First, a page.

Q: Frequently when I click on a link I get a response that says “could not perform this operation because the default mail client is not properly installed.” My computer is a Dell and runs Windows XP (home edition). I frequently encounter this on Internet job boards like craigslist, but I just ran into it when I clicked on the e-mail link on your column. Is this something I can fix?
A: You can’t access the e-mail link for my column? You definitely have my attention now.
In all seriousness, the problem you have is both common and correctable. The source of your problem is that you don’t appear to have a default e-mail account setup for your computer. On many Windows systems there is a stripped down version of Microsoft Outlook e-mail program called Outlook Express. This is normally set as the system default e-mail account even if you don’t use it. If you have another e-mail account that you use, and based on your question I am assuming that you do, then you can use that instead.
The way to correct this problem is to begin by opening up a Web browser. I find that most people feel it is easier than using the command line prompt method. I am going to use Internet Explorer just because most people are familiar with it. Once you have the Web browser open, click the Tools header. You should see Internet Options as the last item on this menu.
Once you have selected Internet Options, a dialogue box should appear with various tabs at the top. One of the tabs should be labeled Programs. It is on this tab you will see a section called Internet Programs and a drop-down window where you can select your default e-mail account.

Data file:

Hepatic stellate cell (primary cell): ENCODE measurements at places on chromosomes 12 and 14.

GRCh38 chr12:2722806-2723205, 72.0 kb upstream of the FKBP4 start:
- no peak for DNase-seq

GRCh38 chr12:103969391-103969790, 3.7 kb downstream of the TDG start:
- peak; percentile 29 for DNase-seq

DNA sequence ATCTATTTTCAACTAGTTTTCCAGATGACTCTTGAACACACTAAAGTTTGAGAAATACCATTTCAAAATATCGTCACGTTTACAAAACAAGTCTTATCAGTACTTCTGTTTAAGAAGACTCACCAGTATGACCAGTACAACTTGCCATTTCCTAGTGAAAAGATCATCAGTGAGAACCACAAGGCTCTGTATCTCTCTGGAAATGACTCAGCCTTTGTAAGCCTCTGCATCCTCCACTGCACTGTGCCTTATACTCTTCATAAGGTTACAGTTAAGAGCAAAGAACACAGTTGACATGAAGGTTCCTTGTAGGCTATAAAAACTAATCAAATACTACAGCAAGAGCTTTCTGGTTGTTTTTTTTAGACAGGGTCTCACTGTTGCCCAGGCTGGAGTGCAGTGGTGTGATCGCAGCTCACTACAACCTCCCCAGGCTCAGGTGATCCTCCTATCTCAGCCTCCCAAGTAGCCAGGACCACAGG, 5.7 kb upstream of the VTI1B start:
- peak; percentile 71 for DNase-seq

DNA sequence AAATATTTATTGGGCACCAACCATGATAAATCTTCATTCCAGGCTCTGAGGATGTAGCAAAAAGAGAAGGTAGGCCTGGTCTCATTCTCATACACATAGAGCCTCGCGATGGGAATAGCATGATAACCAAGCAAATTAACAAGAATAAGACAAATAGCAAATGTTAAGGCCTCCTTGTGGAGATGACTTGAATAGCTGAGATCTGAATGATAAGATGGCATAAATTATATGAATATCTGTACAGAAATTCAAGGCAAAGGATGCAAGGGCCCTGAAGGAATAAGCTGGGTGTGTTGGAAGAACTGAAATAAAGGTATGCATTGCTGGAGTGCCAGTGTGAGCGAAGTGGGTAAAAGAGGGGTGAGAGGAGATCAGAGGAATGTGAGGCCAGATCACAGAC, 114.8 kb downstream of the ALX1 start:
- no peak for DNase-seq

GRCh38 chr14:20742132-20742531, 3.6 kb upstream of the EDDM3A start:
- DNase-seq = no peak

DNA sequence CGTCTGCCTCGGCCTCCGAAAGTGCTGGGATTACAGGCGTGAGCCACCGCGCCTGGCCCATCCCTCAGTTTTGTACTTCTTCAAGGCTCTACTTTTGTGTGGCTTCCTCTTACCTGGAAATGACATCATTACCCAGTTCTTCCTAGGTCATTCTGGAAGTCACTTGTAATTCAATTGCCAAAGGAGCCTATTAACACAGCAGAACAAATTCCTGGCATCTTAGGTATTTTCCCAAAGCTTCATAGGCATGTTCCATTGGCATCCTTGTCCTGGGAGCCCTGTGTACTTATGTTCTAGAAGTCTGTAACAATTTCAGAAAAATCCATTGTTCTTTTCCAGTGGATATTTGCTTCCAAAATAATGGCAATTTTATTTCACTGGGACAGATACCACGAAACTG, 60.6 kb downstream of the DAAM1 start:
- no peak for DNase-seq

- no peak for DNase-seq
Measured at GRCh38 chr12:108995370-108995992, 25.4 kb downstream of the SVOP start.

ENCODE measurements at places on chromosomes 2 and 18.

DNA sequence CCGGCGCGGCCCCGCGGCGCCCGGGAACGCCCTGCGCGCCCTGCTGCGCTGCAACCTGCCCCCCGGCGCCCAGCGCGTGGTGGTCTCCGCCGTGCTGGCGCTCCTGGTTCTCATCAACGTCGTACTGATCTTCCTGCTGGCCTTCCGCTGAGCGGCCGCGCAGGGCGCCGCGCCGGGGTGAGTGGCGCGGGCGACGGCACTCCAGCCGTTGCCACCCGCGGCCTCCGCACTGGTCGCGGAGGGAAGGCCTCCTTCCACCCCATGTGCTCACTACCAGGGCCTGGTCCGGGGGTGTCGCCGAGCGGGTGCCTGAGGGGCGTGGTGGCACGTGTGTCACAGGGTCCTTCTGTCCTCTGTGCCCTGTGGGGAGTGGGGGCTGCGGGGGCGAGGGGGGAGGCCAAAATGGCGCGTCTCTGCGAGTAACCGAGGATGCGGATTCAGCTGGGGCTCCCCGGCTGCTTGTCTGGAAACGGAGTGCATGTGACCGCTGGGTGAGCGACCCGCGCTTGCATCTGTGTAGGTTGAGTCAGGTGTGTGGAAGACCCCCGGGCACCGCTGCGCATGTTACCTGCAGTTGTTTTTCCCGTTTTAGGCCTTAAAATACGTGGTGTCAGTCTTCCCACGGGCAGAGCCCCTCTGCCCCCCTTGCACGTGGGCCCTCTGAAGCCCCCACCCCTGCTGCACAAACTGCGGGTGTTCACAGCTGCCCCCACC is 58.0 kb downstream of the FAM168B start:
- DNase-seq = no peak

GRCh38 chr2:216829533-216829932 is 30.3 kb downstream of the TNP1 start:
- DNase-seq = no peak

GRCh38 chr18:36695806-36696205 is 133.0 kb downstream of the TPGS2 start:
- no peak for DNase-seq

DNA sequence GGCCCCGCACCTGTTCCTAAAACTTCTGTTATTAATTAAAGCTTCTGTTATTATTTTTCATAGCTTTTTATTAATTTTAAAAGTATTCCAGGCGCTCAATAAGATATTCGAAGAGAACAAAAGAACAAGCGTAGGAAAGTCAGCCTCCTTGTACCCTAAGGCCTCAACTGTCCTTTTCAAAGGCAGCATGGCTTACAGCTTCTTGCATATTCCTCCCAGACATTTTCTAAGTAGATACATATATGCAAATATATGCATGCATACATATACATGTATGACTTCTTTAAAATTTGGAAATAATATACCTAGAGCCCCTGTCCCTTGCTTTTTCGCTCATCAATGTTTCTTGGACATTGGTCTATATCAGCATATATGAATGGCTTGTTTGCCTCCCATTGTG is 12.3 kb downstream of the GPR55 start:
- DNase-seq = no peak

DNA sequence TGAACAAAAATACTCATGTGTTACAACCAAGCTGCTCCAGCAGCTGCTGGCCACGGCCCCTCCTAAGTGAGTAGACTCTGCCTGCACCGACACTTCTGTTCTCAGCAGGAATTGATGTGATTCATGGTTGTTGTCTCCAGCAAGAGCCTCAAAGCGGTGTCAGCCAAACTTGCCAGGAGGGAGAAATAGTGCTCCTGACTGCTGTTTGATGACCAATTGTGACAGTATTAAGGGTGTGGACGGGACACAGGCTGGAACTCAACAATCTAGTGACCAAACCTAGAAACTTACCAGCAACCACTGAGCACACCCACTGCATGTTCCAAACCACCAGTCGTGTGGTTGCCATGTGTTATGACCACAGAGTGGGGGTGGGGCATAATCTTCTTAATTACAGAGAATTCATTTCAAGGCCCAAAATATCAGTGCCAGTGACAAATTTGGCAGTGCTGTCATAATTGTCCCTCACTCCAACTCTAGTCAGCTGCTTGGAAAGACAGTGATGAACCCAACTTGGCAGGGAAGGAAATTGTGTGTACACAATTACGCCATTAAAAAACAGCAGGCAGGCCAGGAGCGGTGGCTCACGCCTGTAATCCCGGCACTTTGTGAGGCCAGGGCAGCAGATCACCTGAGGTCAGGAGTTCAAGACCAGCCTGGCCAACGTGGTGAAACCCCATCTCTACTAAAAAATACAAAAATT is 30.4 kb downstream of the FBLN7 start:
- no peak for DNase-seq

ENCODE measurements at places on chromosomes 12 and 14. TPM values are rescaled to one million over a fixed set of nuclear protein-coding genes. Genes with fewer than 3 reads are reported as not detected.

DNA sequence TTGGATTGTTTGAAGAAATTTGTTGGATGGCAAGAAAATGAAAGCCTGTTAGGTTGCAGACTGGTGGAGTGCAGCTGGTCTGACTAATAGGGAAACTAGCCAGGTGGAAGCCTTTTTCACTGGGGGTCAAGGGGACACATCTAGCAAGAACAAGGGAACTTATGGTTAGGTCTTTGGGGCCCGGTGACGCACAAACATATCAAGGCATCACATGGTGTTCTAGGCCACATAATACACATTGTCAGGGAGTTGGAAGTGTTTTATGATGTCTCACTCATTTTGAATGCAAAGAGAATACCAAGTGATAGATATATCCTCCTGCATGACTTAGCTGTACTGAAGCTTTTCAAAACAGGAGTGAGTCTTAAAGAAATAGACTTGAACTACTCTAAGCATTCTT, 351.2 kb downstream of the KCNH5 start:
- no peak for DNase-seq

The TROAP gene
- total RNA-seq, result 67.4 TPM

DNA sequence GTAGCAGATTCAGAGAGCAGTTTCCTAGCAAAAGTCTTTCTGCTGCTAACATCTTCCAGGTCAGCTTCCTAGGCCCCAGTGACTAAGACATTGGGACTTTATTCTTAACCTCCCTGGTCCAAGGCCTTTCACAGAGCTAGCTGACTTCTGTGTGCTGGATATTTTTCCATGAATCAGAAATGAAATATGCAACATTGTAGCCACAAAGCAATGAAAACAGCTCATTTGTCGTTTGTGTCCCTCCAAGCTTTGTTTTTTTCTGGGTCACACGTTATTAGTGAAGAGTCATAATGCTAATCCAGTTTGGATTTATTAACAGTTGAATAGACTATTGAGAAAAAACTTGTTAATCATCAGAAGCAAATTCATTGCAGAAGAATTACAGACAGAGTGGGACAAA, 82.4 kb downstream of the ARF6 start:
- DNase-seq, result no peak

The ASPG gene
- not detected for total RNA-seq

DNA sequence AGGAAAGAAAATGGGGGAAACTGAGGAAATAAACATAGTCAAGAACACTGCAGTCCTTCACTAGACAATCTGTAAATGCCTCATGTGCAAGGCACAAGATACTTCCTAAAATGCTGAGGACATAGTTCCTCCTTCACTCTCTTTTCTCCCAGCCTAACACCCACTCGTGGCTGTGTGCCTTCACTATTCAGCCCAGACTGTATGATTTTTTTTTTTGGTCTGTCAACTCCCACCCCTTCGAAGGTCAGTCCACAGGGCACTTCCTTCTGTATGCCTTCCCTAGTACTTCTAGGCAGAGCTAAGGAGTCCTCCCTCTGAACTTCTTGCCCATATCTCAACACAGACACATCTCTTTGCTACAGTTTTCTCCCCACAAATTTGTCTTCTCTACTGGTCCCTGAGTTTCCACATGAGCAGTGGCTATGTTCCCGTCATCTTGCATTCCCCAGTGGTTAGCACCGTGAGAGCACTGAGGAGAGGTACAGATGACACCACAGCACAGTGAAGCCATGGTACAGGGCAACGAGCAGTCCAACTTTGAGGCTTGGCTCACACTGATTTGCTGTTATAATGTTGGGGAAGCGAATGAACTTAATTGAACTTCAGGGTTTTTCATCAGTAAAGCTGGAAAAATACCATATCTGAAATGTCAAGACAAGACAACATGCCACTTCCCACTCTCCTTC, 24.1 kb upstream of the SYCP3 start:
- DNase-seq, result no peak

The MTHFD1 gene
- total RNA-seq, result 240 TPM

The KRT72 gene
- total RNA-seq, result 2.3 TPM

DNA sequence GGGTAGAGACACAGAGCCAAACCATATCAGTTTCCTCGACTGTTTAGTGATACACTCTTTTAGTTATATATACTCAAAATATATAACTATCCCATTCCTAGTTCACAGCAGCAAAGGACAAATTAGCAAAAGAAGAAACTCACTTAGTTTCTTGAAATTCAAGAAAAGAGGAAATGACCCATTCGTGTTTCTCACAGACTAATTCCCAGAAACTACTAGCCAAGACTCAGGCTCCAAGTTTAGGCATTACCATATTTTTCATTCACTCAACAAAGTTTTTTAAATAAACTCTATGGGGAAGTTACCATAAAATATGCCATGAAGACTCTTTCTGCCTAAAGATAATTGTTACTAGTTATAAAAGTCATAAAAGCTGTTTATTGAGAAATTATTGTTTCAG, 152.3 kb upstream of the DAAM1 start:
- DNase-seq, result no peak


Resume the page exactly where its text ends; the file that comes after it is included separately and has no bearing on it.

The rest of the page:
A quick look on the drop-down list will reveal all of the recognized e-mail applications on your system. After you make your selection, you need only to click the apply button, then the OK button, and you’re set.
Q: What if one does not want all of their e-mails sent to their cell phone, but only a copy? That is, I still want normal e-mail service on my computer.
A: Normally when you access e-mails from a mobile device they are either copies of new e-mails sent to either a Web-based account or computer-based account.
The messages are duplicates of the ones in your primary account. You can move them and delete them from your device, but not from the original account.
An exception to this rule is if you log into your primary account using your mobile device. Then the changes that you make are permanent. Another exception is if the e-mail account is for your device. For instance, you may have received an e-mail account with your cell phone and the original e-mails are stored on your cell phone.
Quincey Hobbs is a team member at the University of Arizona’s Center for Computing and Information Technology and an instructor at Pima Community College. Send questions to firstname.lastname@example.org.